• zsm

    I have a Philips test CD given out at a conference when CD was being pushed. It has a quality much like this record. Everything was done to make the audio seem hyper real and clear. It has some narration prior to the tracks as well.

  • I grew up with a bunch of stereo demo records (A few of which I still have) and can still remember listening to them as a wee tot.

    My favorite test of a stereo however is still Pink Floyd's Dark Side Of The Moon. Legend had it in the 70's that due to the high highs, and low lows it could blow up all but the best stereos if turned up too loud. Nearly 40 years later the entire DSOTM album remains timeless…

    • I'm not a very good audiophile; I'm happiest listening to the dying stock speakers in my car with the windows down. But I'm really bothered by the emphasis on bass in almost any modern stereo. Once upon a time, specialized recording and playback equipment was needed along with endless fine tuning to get high levels of bass out of vinyl. CDs avoid these physical limitations, so although they have their own drawbacks, shouldn't bass no longer be a bragging point? I don't care if it's cheap subs buzzing or a genuine roar, excessive bass is ruining Pink Floyd and countless others.
      And while I'm ranting, can we stop increasing the recording volume every single year?
      /Get off my lawn.

      • I too, lament the passing of dynamic range as an art-form.

        There's an entire generation who has never heard he "wasn't really drunk at the time" or the Beatles "Ticket to ride" at the very end…

      • tonyola

        Consumer stereos tend to be biased for the high and low ends. As you say, this is a holdover from the vinyl days. Ever been to a concert where they play recorded music over the PA before the acts take the stage? Notice how "flat" the music sounded? That's because the PA doesn't have the bias. I have created and mixed down music to cassettes on a pro-level system at home and they sounded fine. When I played the cassettes on my regular stereo, the sound was much too "live" – all top/bottom without much midrange.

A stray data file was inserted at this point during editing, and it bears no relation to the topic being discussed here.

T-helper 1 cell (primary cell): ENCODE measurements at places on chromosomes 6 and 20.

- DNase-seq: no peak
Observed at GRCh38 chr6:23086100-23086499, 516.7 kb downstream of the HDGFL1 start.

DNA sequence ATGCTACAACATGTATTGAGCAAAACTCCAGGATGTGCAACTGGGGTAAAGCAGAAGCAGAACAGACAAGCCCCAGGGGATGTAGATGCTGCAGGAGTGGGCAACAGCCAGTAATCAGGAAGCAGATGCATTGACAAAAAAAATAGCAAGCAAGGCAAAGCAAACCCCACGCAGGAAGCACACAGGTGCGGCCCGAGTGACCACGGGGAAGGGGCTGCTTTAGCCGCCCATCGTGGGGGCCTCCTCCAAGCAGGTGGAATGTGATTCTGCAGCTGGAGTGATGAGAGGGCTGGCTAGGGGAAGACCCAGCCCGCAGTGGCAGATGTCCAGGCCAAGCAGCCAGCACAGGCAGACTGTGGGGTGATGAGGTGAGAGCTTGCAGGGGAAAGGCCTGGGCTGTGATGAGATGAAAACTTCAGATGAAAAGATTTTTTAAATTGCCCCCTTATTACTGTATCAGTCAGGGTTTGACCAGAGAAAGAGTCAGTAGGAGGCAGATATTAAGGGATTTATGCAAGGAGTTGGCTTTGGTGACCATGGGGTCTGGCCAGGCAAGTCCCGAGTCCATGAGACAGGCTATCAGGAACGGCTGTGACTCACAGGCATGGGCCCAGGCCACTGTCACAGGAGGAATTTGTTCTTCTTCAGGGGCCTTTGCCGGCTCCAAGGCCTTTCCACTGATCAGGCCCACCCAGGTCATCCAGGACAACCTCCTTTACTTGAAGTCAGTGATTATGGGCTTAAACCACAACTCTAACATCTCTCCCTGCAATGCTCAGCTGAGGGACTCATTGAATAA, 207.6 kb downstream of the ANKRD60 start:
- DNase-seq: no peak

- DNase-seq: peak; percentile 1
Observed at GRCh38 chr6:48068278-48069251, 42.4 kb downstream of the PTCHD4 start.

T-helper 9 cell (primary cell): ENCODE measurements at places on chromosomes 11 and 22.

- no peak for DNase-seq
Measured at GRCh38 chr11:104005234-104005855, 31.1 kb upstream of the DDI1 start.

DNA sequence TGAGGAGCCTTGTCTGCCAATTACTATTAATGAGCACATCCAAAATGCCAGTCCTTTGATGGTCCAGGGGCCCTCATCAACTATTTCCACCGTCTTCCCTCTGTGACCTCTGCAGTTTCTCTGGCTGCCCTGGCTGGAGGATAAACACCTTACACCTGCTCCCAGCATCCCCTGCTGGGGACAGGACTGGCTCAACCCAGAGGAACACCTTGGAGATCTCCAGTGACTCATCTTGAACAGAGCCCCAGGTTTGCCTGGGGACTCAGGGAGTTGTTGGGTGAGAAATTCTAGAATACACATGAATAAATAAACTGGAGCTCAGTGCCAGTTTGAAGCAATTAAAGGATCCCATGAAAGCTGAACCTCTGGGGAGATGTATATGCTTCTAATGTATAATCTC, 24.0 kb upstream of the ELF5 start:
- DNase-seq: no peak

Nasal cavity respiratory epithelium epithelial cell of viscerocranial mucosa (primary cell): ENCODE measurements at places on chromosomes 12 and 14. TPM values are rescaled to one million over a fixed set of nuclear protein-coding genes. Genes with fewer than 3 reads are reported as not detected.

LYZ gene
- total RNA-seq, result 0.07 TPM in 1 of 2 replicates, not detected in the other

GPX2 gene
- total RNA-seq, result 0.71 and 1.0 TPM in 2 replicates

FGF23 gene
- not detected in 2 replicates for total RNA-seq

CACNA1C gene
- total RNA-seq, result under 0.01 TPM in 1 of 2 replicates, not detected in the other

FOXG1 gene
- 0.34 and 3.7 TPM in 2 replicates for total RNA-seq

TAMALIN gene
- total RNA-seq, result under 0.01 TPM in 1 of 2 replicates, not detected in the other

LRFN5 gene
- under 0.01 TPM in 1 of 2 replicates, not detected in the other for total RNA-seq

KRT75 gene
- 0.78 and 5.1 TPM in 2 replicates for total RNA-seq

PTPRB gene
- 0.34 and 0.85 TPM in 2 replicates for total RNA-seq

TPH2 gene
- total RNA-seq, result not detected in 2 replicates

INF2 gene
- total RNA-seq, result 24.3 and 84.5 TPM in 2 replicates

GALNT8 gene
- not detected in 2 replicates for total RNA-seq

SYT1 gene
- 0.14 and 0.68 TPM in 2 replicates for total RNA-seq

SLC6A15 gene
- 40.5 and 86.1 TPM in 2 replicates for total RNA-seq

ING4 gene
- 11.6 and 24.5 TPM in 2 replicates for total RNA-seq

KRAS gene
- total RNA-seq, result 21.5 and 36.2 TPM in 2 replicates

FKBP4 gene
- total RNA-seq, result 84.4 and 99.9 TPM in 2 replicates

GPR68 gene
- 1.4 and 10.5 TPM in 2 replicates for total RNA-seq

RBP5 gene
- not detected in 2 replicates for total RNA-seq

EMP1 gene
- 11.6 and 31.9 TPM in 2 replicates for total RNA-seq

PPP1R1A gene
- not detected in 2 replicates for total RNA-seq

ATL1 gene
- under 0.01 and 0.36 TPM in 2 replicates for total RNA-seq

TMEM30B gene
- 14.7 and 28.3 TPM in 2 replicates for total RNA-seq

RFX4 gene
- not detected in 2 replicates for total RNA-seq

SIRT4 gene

• jjd241

    We had a demo record for our "quadraphonic" amplifier. That was the only thing that was ever played on it in quad. All my vinyl and 8 tracks were just in stereo.

    • tonyola

      That's partly because the wrong records were issued in quad, not to mention the endless format wars that eventually killed quad off. Who wanted to hear Bob Dylan, Doobie Brothers, or Savoy Brown in quad? Where was Pink Floyd, King Crimson, Genesis, Yes, Gong, or Gentle Giant? Or the Who "Quadrophenia" for chrissake? None of their records were ever in quad, yet they were the artists that would have been spectacular with four channels.

  • MrHowser

    I relate this Techie's articles about old movies standing the test of time. In the beginning, stereo was a big deal. But today, it's what people have gotten used to (although, I'm surprised at how many people still have mono-only VCR's and run everything through them.) My in-laws just bought themselves their first home-theater, complete with a large LCD and a Blu-Ray player. The way they rave about the sound makes me think of how revolutionary stereo must have been back in the day.